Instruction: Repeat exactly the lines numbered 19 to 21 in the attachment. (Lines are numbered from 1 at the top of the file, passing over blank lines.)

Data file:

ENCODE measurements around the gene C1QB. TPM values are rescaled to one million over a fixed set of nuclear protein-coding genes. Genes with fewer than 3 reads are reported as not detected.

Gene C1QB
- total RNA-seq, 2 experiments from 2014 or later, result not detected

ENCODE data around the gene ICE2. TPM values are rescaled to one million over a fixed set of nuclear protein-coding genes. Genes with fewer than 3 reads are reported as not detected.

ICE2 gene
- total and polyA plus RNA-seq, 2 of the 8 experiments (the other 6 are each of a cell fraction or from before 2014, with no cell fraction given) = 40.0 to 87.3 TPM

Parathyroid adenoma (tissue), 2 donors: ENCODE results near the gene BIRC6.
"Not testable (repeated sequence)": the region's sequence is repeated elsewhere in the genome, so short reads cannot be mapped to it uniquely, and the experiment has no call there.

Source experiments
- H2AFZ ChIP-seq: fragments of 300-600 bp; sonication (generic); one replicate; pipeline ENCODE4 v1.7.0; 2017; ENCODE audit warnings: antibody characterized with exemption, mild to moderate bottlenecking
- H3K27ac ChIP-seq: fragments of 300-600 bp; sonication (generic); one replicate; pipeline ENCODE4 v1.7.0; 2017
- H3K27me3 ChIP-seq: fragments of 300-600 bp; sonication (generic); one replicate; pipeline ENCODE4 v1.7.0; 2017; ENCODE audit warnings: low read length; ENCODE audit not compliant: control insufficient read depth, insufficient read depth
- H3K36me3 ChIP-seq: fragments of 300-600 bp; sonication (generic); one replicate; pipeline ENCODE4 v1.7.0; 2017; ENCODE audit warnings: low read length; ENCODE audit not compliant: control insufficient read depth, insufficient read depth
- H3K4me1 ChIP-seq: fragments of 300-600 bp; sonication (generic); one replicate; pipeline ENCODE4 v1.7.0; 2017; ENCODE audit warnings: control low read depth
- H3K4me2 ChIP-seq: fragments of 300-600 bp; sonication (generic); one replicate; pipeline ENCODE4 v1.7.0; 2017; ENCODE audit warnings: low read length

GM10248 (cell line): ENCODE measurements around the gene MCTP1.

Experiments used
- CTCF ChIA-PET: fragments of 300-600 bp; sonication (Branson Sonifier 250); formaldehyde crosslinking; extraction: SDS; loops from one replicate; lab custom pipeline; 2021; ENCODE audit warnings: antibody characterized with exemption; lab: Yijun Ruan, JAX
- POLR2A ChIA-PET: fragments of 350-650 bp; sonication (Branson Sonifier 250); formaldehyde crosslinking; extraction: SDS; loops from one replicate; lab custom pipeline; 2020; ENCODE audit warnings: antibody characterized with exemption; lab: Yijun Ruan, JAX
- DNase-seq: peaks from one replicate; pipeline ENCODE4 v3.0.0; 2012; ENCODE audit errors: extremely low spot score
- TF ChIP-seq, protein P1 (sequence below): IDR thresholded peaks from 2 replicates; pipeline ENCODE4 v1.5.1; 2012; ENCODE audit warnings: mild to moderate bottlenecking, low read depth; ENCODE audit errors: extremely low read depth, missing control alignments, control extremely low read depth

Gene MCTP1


- POLR2A ChIA-PET: fragments of 350-650 bp; sonication (Branson Sonifier 250); formaldehyde crosslinking; extraction: SDS; loops from one replicate; lab custom pipeline; 2020; ENCODE audit warnings: antibody characterized with exemption; lab: Yijun Ruan, JAX
- DNase-seq: peaks from one replicate; pipeline ENCODE4 v3.0.0; 2012; ENCODE audit errors: extremely low spot score
- TF ChIP-seq, protein P1 (sequence below): IDR thresholded peaks from 2 replicates; pipeline ENCODE4 v1.5.1; 2012; ENCODE audit warnings: mild to moderate bottlenecking, low read depth; ENCODE audit errors: extremely low read depth, missing control alignments, control extremely low read depth